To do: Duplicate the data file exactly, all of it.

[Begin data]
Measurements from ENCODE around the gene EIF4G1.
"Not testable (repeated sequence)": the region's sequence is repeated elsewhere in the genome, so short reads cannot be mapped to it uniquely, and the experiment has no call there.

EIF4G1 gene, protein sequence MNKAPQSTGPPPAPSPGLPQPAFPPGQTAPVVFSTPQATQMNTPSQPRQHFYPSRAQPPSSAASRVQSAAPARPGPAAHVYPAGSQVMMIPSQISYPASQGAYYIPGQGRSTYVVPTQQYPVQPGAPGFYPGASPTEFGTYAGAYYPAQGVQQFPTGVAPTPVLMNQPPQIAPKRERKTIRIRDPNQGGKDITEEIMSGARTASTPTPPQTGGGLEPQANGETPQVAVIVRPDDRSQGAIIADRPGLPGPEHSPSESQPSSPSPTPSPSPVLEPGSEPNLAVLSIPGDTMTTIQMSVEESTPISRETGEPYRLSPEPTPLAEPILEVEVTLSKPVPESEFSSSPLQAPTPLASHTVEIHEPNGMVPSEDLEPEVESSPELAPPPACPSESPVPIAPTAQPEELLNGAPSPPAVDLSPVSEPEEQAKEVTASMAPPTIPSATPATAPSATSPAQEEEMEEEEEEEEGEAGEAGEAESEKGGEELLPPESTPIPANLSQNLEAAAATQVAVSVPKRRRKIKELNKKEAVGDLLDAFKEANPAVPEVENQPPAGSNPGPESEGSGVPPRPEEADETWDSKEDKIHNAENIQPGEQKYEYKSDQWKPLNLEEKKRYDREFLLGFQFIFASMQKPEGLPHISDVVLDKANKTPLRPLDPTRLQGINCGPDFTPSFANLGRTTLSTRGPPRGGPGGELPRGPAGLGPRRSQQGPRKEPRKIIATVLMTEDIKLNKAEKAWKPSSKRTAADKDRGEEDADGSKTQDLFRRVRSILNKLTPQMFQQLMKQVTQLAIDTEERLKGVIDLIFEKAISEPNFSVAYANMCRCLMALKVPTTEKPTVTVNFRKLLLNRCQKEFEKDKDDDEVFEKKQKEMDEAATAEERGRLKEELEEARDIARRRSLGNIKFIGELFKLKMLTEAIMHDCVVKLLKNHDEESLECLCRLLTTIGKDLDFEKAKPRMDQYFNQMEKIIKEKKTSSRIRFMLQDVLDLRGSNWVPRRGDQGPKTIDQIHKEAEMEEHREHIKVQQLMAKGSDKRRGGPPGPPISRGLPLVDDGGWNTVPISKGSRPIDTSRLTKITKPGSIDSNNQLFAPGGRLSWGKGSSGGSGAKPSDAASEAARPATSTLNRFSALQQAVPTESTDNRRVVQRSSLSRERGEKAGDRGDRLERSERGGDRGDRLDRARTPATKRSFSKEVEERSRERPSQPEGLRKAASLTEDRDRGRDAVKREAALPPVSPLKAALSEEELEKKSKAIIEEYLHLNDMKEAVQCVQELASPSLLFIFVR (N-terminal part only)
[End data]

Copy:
Measurements from ENCODE around the gene EIF4G1.
"Not testable (repeated sequence)": the region's sequence is repeated elsewhere in the genome, so short reads cannot be mapped to it uniquely, and the experiment has no call there.

EIF4G1 gene, protein sequence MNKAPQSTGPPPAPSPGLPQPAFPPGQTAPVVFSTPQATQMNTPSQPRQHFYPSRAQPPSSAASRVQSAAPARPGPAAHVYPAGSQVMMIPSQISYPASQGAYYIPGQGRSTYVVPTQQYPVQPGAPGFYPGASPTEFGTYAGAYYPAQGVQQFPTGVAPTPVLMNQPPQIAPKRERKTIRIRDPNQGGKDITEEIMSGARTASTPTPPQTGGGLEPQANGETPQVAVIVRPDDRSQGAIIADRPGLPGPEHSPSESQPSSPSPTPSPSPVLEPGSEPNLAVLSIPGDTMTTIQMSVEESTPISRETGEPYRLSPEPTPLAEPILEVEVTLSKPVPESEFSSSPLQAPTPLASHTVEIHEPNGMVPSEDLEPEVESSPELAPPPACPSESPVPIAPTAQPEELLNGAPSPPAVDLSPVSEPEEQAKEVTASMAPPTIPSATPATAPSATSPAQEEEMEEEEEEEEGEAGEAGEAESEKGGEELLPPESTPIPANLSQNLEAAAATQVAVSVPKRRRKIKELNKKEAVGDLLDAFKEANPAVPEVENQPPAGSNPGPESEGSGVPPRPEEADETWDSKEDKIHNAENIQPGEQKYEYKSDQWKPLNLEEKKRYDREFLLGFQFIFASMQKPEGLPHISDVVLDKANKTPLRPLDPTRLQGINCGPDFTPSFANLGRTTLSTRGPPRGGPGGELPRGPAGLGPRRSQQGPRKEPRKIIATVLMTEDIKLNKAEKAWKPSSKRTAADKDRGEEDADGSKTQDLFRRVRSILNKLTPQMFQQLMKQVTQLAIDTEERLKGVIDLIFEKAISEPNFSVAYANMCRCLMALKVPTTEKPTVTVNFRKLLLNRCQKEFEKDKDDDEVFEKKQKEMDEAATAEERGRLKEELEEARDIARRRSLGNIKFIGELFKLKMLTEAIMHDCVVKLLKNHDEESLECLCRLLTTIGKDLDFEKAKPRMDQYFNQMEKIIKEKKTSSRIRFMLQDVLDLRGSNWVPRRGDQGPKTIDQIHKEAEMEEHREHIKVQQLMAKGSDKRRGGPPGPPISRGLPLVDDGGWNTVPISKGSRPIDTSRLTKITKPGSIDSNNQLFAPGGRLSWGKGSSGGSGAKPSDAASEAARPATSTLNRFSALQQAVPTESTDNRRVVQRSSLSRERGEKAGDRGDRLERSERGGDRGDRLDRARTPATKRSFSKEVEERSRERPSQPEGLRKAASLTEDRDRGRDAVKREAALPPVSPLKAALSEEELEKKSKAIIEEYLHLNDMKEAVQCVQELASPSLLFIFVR (N-terminal part only)